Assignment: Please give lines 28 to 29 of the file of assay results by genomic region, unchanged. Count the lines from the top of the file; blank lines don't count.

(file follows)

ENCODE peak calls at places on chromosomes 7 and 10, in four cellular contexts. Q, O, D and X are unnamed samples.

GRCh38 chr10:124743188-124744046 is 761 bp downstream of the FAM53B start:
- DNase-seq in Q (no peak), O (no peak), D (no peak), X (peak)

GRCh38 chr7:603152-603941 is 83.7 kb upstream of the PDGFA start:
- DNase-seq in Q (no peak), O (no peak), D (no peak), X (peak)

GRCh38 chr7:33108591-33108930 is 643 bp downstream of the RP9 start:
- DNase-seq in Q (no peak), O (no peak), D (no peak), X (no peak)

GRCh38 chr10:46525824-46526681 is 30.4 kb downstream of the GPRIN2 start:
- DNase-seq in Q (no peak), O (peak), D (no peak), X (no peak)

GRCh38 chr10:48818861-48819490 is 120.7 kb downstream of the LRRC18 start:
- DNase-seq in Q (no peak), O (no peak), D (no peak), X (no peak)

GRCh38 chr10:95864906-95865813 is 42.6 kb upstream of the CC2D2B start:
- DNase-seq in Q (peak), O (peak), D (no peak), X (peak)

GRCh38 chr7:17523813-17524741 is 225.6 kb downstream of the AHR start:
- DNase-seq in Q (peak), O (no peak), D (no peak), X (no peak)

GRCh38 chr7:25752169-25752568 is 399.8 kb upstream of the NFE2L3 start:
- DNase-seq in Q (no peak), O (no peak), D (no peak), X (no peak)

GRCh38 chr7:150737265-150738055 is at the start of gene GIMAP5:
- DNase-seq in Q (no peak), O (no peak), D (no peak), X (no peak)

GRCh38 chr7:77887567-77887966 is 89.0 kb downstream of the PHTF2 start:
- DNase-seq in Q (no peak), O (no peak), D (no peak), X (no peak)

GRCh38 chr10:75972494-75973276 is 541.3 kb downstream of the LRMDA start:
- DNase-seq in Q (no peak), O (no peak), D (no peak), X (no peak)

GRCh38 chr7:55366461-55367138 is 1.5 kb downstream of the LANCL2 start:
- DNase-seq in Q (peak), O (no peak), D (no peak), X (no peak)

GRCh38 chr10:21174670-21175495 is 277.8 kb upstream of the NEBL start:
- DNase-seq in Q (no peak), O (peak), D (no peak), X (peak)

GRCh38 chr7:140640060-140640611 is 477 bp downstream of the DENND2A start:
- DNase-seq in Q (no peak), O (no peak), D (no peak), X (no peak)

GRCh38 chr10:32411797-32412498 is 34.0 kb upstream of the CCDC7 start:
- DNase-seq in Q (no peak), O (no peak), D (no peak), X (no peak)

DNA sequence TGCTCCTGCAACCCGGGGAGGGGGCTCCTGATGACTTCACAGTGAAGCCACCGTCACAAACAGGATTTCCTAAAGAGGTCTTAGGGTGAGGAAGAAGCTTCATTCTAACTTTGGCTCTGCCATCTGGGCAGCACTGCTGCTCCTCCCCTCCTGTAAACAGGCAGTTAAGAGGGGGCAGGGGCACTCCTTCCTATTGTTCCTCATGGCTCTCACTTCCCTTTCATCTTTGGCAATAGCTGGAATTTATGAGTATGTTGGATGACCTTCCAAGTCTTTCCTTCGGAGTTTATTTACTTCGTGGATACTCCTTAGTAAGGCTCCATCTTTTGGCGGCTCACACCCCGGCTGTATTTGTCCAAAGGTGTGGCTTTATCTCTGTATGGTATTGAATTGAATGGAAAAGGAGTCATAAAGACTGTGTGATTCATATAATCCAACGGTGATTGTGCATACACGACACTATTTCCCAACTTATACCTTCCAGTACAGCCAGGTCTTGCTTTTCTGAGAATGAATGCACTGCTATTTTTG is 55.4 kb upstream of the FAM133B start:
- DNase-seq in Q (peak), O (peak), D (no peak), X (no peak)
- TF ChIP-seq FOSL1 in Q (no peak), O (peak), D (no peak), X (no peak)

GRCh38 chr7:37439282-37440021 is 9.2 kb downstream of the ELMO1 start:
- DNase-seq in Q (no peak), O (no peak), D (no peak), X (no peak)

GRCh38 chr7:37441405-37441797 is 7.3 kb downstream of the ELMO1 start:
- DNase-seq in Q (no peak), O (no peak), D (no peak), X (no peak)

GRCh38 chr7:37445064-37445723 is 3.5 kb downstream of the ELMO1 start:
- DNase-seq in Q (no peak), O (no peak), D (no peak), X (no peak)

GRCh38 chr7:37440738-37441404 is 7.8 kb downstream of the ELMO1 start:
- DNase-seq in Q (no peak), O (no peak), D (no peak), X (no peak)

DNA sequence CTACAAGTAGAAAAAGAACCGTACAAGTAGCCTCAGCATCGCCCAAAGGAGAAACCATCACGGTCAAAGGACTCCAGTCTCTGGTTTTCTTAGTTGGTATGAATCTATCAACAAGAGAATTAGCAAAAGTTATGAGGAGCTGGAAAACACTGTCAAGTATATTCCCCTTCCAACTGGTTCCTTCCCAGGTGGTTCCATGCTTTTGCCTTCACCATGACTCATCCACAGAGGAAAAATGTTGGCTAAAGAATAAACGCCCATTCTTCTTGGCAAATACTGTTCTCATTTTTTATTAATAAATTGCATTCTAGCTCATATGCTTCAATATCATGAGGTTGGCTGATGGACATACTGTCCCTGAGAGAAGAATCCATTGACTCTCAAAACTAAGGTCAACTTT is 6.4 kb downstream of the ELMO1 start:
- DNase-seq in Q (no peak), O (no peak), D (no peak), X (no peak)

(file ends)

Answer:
GRCh38 chr7:140640060-140640611 is 477 bp downstream of the DENND2A start:
- DNase-seq in Q (no peak), O (no peak), D (no peak), X (no peak)